(H)

identify and assess alternative forms of regulation and, to the extent feasible, specify performance objectives, and not the behavior or manner of compliance that regulated entities are required to adopt;

(I)

seek views of appropriate State, local, and tribal officials before imposing regulatory requirements that may significantly or uniquely affect those governmental entities;

(J)

assess the effects of rules on State, local, and tribal governments and the private sector, including specifically the availability of resources to carry out those mandates, and seek to minimize those burdens that uniquely or significantly affect those governmental entities, consistent with achieving the regulatory objective of the agency;

(K)

as appropriate, seek to harmonize agency action with related State, local, and tribal regulatory and other governmental functions;

(L)

avoid the promulgation of a rule that is inconsistent, incompatible, or duplicative with other rules of the agency or those of other agencies;

(M)

tailor the rule—

(i)

to maximize benefits while imposing the least possible burden on society, including individuals, businesses of differing sizes, and other entities, including small communities and governmental entities; and

(ii)

in a manner that is consistent with obtaining the regulatory objective, taking into account, and to the greatest extent practicable, the costs of cumulative rules; and

(N)

in order to minimize the potential for uncertainty and litigation arising from such uncertainty—

(i)

draft the rule in a manner that is simple and easy to understand; and

(ii)

include information to assist with compliance with the rule, such as warnings, appropriate default rules, and disclosure requirements.

(3)

Exceptions

This subsection shall not apply—

(A)

to interpretative rules, general statements of policy, or rules of agency organization, procedures, or practice;

(B)

if the Administrator of the Office of Information and Regulatory Affairs waives the requirements of this subsection for good cause; or

(C)

if the statute on which a proposed rule is based specifically exempts a rule from any of the procedures under this subsection.

(4)

Judicial review

(A)

In general

Compliance by an agency with the provisions of this subsection shall be subject to judicial review only—

(i)

in connection with review of final agency action; and

(ii)

in accordance with this paragraph.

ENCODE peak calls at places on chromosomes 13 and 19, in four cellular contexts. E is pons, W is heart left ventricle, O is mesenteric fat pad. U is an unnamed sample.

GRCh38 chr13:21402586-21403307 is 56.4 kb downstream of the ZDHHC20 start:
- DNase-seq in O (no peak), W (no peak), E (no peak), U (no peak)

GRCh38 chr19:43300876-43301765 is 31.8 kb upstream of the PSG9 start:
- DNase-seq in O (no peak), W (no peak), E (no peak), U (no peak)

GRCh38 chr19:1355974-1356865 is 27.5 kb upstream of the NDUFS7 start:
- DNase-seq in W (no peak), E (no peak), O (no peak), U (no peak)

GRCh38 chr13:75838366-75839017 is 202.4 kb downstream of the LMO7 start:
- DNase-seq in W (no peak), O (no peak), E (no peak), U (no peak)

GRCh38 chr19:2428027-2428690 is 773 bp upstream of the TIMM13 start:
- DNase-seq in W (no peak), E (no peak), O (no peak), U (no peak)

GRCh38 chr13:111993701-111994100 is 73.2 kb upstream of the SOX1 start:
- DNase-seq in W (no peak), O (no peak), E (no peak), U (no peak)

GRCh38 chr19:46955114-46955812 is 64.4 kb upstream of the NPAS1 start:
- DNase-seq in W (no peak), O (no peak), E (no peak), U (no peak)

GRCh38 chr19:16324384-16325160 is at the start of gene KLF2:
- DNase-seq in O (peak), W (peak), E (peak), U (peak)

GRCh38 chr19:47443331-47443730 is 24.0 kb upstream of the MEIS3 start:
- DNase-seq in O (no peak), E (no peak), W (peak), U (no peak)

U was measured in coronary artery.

(B)

Determinations by Administrator

Any determination, action, or inaction of the Administrator of the Office of Information and Regulatory Affairs under this subsection shall not be subject to judicial review.

(C)

Review with final rule

Compliance by an agency with the provisions of this subsection shall only be subject to judicial review in connection with review of the final rule to which an analysis, assessment, or other consideration under paragraph (2) applies.

(D)

Rule making record

Each consideration by an agency under paragraph (2) shall be—

(i)

included as part of the rule making record for the rule; and

(ii)

to the extent relevant, considered by a court only in determining whether, under the statute granting the rule making authority to the agency, the final rule is—

(I)

arbitrary, capricious, or an abuse of discretion; or

(II)

unsupported by substantial evidence where the standard is otherwise provided by law.

(E)

Set aside

If an agency fails to comply with the requirements under paragraph (2), a court may, giving due account to prejudicial error, hold unlawful and set aside the agency action.

.

4.

Public participation

(a)

In general

To promote an open exchange with the public, each agency shall, consistent with section 553 of title 5, United States Code, and other applicable requirements, issue rules through a process that involves public participation, including—

(1)

providing the public with a meaningful opportunity to participate in the regulatory process; and

(2)

to the greatest extent feasible—

(A)

affording the public a meaningful opportunity to submit comments through the Internet on any proposed rule for a period of not less than 60 days;

(B)

providing, for both proposed and final rules, timely online access to the rule making docket of the agency on an easily accessible Federal website, including relevant scientific and technical findings, in an open, searchable, and downloadable format; and

(C)

providing an opportunity for public comment on all pertinent parts of the proposed rule making docket of the agency, including relevant scientific and technical findings.

(b)

Comments from affected parties

Before issuing a notice of proposed rule making, each agency shall, when feasible and appropriate, seek the views of those who are likely to be affected by the rule, including those who are likely to benefit from and those who are potentially subject to the rule.

5.

Integration and innovation

In developing regulatory actions and identifying appropriate approaches, each agency shall—

(1)

attempt to promote coordination, simplification, and harmonization; and

(2)

seek to identify, as appropriate, means to achieve regulatory goals that are designed to promote innovation.

6.

Science

When issuing a rule under section 553, each agency shall ensure that any scientific and technological information and processes, including models, used to support any regulatory action of the agency is the best available, by taking into consideration whether the scientific and technological information and processes used are objective, peer-reviewed, reproducible, and publically available.

September 6, 2016

Reported with an amendment